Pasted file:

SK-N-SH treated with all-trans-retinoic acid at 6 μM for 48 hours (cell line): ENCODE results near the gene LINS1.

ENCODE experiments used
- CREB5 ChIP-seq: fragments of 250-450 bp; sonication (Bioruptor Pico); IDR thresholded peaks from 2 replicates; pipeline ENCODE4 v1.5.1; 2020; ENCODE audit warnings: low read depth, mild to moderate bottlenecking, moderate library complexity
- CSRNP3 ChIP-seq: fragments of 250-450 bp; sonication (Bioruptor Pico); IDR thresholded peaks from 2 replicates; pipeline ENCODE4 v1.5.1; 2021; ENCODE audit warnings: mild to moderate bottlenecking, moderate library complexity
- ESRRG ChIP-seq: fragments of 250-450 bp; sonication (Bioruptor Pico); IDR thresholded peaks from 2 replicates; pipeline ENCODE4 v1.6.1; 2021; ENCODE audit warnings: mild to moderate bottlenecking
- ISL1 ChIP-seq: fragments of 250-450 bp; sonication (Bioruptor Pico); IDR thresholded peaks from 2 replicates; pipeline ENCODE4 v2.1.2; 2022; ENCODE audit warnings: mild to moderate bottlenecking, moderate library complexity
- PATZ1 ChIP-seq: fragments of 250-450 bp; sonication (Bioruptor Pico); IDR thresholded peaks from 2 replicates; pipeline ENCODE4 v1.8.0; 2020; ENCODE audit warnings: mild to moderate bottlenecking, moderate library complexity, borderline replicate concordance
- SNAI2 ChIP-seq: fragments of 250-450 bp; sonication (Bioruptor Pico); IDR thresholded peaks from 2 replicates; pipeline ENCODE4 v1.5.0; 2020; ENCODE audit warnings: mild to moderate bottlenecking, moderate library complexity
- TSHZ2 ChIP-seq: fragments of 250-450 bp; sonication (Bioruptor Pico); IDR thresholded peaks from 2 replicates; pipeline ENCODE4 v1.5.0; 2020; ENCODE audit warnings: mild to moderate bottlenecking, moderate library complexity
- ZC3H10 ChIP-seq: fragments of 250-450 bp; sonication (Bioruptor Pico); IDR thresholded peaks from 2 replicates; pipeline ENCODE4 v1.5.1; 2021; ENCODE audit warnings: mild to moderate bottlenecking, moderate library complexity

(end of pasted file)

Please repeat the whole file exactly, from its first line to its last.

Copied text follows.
SK-N-SH treated with all-trans-retinoic acid at 6 μM for 48 hours (cell line): ENCODE results near the gene LINS1.

ENCODE experiments used
- CREB5 ChIP-seq: fragments of 250-450 bp; sonication (Bioruptor Pico); IDR thresholded peaks from 2 replicates; pipeline ENCODE4 v1.5.1; 2020; ENCODE audit warnings: low read depth, mild to moderate bottlenecking, moderate library complexity
- CSRNP3 ChIP-seq: fragments of 250-450 bp; sonication (Bioruptor Pico); IDR thresholded peaks from 2 replicates; pipeline ENCODE4 v1.5.1; 2021; ENCODE audit warnings: mild to moderate bottlenecking, moderate library complexity
- ESRRG ChIP-seq: fragments of 250-450 bp; sonication (Bioruptor Pico); IDR thresholded peaks from 2 replicates; pipeline ENCODE4 v1.6.1; 2021; ENCODE audit warnings: mild to moderate bottlenecking
- ISL1 ChIP-seq: fragments of 250-450 bp; sonication (Bioruptor Pico); IDR thresholded peaks from 2 replicates; pipeline ENCODE4 v2.1.2; 2022; ENCODE audit warnings: mild to moderate bottlenecking, moderate library complexity
- PATZ1 ChIP-seq: fragments of 250-450 bp; sonication (Bioruptor Pico); IDR thresholded peaks from 2 replicates; pipeline ENCODE4 v1.8.0; 2020; ENCODE audit warnings: mild to moderate bottlenecking, moderate library complexity, borderline replicate concordance
- SNAI2 ChIP-seq: fragments of 250-450 bp; sonication (Bioruptor Pico); IDR thresholded peaks from 2 replicates; pipeline ENCODE4 v1.5.0; 2020; ENCODE audit warnings: mild to moderate bottlenecking, moderate library complexity
- TSHZ2 ChIP-seq: fragments of 250-450 bp; sonication (Bioruptor Pico); IDR thresholded peaks from 2 replicates; pipeline ENCODE4 v1.5.0; 2020; ENCODE audit warnings: mild to moderate bottlenecking, moderate library complexity
- ZC3H10 ChIP-seq: fragments of 250-450 bp; sonication (Bioruptor Pico); IDR thresholded peaks from 2 replicates; pipeline ENCODE4 v1.5.1; 2021; ENCODE audit warnings: mild to moderate bottlenecking, moderate library complexity